- Oct 18, 2003
- Saline Michigan
Engine mounts in both cars and airplanes are sized to give 1st order resonance of the block moving in torsion below idle speed, so it is isolating during operation. Usually, you want to put the resonance between firing order at cranking and firing order at idle, so the engine quickly passes through resonance during start accel and after fuel cut-off, but does not run there even while cranking. You see this when you shut down many piston airplane engines - the shudder as it slows below idle.Cars (and trucks) have another card up their sleeve - soft engine mounts. This means that the engine block can effectively "rotate" about the crankshaft to some extent, which helps in the "soft spring" approach. And some modern mounts are pretty trick, fluid damped units, not the rubber blocks of old.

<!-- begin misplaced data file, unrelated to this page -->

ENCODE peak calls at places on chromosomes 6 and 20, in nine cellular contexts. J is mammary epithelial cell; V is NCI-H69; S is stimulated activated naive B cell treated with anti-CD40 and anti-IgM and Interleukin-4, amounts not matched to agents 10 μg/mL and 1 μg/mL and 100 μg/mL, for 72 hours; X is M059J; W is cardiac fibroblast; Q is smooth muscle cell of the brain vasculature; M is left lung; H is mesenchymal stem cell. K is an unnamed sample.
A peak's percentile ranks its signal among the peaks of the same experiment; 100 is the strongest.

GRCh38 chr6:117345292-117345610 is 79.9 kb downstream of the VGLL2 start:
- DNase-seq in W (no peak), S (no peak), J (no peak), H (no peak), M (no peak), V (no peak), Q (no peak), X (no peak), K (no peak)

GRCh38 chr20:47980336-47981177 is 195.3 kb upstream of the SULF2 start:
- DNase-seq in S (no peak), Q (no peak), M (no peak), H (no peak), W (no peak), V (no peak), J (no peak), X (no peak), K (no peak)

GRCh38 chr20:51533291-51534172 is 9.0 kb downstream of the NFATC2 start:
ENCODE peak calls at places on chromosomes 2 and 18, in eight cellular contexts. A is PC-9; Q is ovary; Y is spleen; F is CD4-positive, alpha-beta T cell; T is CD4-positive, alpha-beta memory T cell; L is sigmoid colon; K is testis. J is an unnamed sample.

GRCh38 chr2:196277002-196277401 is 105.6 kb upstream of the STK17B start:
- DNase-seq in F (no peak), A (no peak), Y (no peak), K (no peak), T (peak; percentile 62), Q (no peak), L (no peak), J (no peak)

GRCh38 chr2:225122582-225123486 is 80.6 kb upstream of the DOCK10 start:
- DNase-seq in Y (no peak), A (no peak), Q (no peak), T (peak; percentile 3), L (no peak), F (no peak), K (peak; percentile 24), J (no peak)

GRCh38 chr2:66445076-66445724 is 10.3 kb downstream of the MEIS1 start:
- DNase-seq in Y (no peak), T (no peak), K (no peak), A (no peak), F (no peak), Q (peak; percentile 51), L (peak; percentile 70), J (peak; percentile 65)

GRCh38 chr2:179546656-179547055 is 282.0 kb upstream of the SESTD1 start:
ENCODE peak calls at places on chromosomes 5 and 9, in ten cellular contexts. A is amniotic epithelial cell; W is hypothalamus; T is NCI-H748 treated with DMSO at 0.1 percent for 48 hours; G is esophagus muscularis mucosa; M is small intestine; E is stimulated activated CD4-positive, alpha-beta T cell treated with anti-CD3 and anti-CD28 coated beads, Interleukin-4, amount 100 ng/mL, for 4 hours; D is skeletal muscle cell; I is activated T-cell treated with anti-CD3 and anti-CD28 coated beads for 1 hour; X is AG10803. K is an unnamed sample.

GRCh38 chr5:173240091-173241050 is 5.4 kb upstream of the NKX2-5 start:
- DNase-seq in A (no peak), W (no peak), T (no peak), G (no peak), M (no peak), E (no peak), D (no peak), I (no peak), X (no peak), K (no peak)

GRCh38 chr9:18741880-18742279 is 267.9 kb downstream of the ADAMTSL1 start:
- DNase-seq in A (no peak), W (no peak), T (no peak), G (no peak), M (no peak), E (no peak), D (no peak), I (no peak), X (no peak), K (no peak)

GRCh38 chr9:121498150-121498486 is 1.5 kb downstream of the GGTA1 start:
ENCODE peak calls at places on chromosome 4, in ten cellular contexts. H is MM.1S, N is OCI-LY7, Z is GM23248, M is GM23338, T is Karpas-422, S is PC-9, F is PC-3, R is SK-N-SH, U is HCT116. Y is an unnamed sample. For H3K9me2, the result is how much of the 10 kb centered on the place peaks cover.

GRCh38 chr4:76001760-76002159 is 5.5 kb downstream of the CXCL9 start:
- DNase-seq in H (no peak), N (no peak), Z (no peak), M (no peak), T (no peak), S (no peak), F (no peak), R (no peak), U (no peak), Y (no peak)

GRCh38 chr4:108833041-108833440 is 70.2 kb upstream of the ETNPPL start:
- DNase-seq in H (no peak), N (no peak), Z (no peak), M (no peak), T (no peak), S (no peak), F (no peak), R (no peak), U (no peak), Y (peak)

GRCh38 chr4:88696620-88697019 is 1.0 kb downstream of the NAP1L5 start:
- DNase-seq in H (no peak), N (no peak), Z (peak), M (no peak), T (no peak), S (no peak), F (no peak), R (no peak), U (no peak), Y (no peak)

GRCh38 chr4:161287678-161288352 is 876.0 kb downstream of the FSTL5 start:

ps I have seen failed engine mounts in rally cars which I would swear have died due to overheating, not overload.
Engine mounts don't really help much with torsional vibration of rotating internals. During firing pulses, the engine block is accelerating one way while the crank accelerates the other way. The acceleration of the internals is much bigger than of the block/heads/accessories. The pressures happen way too fast and the block accels are way too low for it to influence the crank accels much.
If somehow they get into extended operation near resonance, all mounts will heat up and cook if the temps get in range for the mount materials.